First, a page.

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01:10
File ID20190710-029
PublishedJuly 10, 2019 at 14:26 (GMT)
UpdatedJuly 10, 2019 at 14:31 (GMT)
Duration01:10
Aspect Ratio16:9
Smolensk, Russian Federation

Dancing on a grave! Remains of possible Napoleon comrade found under former Smolensk dance area

July 10, 2019 at 14:26 (GMT) · Published

The remains of what could be comrade general Charles-Étienne Gudin de La Sablonnière, a comrade of French Emperor Napoleon, were discovered during an archaeological excavation in Smolensk’s central park, as shown in footage filmed on Wednesday.

The remains, reportedly, show that one leg was missing, while the other was injured, consistent with the historical record of Gudin’s death.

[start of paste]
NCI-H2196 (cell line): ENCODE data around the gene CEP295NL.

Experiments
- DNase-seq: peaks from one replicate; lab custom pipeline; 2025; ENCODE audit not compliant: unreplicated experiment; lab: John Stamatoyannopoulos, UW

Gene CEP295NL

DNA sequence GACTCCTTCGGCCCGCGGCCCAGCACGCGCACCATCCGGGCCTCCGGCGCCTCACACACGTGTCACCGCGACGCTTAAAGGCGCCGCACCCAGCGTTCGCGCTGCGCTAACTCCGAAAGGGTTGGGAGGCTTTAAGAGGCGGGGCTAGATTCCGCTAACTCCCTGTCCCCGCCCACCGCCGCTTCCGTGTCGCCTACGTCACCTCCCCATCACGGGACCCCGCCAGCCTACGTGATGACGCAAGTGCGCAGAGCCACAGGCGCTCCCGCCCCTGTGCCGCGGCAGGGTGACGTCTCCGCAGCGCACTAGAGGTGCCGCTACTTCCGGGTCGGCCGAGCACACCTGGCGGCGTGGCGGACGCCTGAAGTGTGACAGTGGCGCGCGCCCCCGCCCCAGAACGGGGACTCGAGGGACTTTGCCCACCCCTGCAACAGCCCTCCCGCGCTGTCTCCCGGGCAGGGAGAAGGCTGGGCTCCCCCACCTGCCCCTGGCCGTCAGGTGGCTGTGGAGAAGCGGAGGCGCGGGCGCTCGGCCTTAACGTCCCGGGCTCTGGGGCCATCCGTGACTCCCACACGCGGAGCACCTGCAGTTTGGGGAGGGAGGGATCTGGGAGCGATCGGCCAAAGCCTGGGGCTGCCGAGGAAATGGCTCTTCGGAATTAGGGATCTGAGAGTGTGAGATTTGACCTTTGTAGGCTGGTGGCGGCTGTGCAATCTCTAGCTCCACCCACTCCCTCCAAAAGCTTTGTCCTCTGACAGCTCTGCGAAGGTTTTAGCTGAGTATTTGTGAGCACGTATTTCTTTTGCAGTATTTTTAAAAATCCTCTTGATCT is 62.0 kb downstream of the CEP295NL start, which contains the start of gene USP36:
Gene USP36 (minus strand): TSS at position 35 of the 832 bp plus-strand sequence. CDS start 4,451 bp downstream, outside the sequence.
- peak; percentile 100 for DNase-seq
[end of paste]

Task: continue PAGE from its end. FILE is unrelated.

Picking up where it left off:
Gudin was struck by a cannonball during the battle of Valutino in 1812, where he fought against Russian troops, and died on the battlefield.

Napoleon had great respect and admiration for Gudin and after his death, his heart was removed and placed in the Pere Lachaise cemetery in Paris.

During the Soviet times, a dancing area was located in the park over the current excavation site. Many generations of Smolensk residents had no idea they were literally dancing on Gudin’s grave.

The Archaeological expedition was organised by French scientist Pierre Malinowski who plans to present the results to Russian Presidents Vladimir Putin and French President Emmanuel Macron if DNA testing confirms the authenticity of general Guden's remains.

File ID20190710-029
PublishedJuly 10, 2019 at 14:26 (GMT)
UpdatedJuly 10, 2019 at 14:31 (GMT)
Duration01:10
Aspect Ratio16:9
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